Some of you will tell me that this is a hobby, not a job, but you are still investing a lot of time (the only resource in the World that you can’t get back) in doing so by working for someone you’ve never seen in real life for free. You can call this whatever you want, but there’s a real term for it that I won’t post here to not offend anybody.

I got to a point where programming was becoming boring because I didn’t see any benefit in doing so, and we all need some incentive and motivation, but that’s a story for another day.

A game! :video_game:

If you consider yourself as a Bukkit developer, please try to answer these questions without looking them up in Wikipedia:

  • What’s the difference between extends and implements as different inheritance concepts in Java?
  • Why is the limit of an 32-bit integer 2,147,483,647 and 9,223,372,036,854,775,807 for a 64-bit signed integer?
  • Do you know what ^, & (not two of them, just one) and | operators do?
  • Why Bukkit needs to know where’s your main Java class in a plugin.yml file?
  • Let’s end with an easy one; what’s the difference of a float and a double?

Well, if you have made it, good job! If not, you just have to keep trying and try to learn Java as a language and do your own implementations from the ground up instead of using an API that does the dirty job for you. You just need to get out of this awful habit before it gets worse. I know you like to code and see your abilities in your favourite game (you will eventually use advanced math concepts to create cool particle auras in your plugins), but you can’t start building a castle from the top.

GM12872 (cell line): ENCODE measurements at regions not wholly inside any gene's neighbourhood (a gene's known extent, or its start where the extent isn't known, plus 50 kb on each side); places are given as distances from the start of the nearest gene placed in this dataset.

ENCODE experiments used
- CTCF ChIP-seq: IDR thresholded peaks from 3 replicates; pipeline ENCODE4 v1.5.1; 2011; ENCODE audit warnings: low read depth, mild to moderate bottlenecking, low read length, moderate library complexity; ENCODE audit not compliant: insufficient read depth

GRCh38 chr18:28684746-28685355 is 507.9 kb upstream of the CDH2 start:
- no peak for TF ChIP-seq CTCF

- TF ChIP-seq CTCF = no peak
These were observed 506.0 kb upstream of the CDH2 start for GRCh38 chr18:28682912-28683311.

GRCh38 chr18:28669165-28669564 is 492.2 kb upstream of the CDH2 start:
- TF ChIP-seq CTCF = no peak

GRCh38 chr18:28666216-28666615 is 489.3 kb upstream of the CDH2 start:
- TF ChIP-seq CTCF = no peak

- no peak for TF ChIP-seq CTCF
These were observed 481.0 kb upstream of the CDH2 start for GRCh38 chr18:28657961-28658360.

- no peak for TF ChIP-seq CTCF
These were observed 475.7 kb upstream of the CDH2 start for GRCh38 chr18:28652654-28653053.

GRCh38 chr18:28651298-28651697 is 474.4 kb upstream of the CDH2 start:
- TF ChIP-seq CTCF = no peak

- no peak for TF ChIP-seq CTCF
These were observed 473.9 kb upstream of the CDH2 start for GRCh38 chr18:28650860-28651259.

That’s all, folks!

I just wanted to focus only in Bukkit in this post because this is one of the largest concerns in Minecraft-related development sites that I continue to see even after I left this community over 6 months ago; but as I need to show you real life examples of why this doesn’t work, I compared it with other programming mistakes we have all made at some point in our geeky lives. :space_invader:

This is just my opinion gathered from reading over 50 requests of Minecraft-development related offers, thousands of Spigot posts asking for help with Java (that had nothing to do with Spigot) and how youtubers are earning more for doing a one-time job over countless hours of work between thousands of green lines of code. You don’t need to follow them, but it has being proven that you will end coding (by being bored and overstressed) if you keep doing it “your way”.

If you feel something I said is wrong, please, don’t hesitate to contact me! I’m willing to have a nice conversation with you :smile:

Hugo :wink: